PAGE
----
Dr. Mark Humphrys

School of Computing. Dublin City University.

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Files




Contiguous file allocation

Files all in one unbroken sequence on the physical disk.

Problems like with contiguous memory allocation.
What happens if file grows? Has to be rewritten into larger slot. Takes ages.




Non-contiguous allocation

Like with paging in memory, disk is divided into blocks.

File is held in a collection of blocks scattered over the disk.
If file needs more blocks, it can take them from anywhere on disk that blocks are free.




Index of where the blocks of the file are

Like pages in memory, blocks can "flow" like liquid into slots around the disk. Don't all need to be in the same place.
Need some index of where the bits of the file are.
Various indexing systems using linked lists or tables:

  


Demonstration of fragmentation (files split into multiple parts).
From below.




Shell script to see blocks allocated to files


  
# compare actual file size with blocks used 

for i in *
do
 ls -ld $i
 du -h $i
done


Results like:


   
-rwxr-xr-x 1 me mygroup 857 Jun 27  2000 synch
1.0K    synch

-rwxr--r-- 1 me mygroup 1202 Oct 25  2013 profile
2.0K    profile

-rwxr-xr-x 1 me mygroup 1636 Oct 28  2009 yo.java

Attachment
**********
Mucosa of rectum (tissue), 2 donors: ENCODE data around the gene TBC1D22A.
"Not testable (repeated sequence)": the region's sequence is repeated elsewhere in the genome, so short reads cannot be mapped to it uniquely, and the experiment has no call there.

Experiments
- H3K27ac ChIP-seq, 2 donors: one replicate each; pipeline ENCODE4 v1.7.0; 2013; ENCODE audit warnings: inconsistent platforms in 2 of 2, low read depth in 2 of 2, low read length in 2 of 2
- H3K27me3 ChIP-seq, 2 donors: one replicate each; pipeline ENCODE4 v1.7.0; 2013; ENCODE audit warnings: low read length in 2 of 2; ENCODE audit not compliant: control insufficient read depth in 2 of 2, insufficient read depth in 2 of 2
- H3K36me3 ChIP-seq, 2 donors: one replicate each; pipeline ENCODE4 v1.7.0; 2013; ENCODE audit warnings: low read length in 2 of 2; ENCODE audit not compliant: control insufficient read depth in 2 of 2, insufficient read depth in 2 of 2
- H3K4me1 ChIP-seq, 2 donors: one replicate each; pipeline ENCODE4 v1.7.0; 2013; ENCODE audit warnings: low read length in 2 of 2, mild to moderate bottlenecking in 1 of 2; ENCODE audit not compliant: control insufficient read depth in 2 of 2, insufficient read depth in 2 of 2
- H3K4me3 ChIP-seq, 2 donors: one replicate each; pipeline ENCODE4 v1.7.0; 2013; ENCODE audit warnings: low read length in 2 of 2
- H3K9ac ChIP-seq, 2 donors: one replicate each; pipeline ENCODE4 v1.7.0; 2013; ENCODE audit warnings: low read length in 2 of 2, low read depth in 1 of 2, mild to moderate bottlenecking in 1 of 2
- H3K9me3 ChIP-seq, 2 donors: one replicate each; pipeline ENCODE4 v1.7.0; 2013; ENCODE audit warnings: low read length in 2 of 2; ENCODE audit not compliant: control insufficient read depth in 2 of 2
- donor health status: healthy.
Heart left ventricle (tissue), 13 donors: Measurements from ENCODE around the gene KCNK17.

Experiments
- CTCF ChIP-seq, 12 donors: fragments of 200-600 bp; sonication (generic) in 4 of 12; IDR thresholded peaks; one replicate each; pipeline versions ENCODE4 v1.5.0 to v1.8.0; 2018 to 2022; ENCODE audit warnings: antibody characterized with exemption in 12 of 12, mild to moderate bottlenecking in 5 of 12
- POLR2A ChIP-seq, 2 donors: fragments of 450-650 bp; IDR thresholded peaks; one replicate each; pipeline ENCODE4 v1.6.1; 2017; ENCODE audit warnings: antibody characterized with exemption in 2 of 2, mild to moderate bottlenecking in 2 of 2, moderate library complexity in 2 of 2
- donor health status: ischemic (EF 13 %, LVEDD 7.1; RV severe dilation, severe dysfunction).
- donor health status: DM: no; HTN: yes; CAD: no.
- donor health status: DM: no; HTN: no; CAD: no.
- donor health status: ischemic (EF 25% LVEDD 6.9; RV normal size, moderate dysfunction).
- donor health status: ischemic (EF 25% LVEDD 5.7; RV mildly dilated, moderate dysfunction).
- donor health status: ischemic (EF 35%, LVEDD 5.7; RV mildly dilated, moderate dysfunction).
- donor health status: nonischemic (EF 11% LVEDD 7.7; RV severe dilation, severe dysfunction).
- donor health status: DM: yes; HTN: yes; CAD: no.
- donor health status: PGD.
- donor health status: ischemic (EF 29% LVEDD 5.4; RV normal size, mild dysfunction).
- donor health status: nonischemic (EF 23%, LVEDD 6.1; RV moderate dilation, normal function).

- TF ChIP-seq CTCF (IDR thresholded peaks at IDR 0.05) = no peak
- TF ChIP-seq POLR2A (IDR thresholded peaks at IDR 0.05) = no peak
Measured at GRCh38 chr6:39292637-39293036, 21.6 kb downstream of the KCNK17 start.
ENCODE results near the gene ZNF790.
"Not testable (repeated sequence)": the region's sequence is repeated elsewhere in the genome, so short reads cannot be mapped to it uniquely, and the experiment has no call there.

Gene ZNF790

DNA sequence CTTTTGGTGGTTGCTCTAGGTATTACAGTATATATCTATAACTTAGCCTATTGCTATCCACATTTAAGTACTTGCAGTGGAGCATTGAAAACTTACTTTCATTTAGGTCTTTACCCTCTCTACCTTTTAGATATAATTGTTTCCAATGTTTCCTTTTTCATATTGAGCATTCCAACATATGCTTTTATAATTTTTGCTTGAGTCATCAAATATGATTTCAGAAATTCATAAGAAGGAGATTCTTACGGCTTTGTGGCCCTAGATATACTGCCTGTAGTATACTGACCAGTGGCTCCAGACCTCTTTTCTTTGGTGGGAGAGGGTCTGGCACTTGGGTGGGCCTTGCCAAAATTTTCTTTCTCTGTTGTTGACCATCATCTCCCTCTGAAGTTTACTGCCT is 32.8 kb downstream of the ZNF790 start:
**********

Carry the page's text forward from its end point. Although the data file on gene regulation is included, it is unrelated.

2.0K    yo.java

-rwxr--r-- 1 me mygroup 2089 Oct  8 00:03 flashsince
3.0K    flashsince

-rwxr-xr-x 1 me mygroup 9308 Oct 19  2010 yo.safe
10K     yo.safe


  

An extreme experiment to demonstrate wasted space ("slack space") in file systems.
This person makes 100,000 files of 5 bytes each.
This is only 500 k of actual data.
But it needs 400 M of disk space to store it.
From here.





Contiguous file allocation is good where possible

Unlike in memory, where contiguous allocation is dead, in files it has made a bit of a comeback.

The reason is that there is a lot of disk space and it is cheap, but the speed of read/writing disk has not increased so much - indeed it has got far worse relative to CPU speed.

To write a contiguous file to disk you don't have to jump the disk head around the disk. You just keep writing after the last location you wrote - the head is in the correct position.

So modern systems try to use contiguous allocation for small files, only use non-contiguous for large files. To achieve this, they may allocate more space than possibly needed. Some wasted disk space is worth it if it makes disk I/O a lot faster.

  


Demonstration of fragmentation (files split into multiple parts) and defragmentation (reducing such splitting and making files contiguous).
From here.




Cache blocks in RAM for speed

Also to speed things up: OS caches recently-accessed blocks in memory in case needed again. Avoid another disk I/O.




RAM drive




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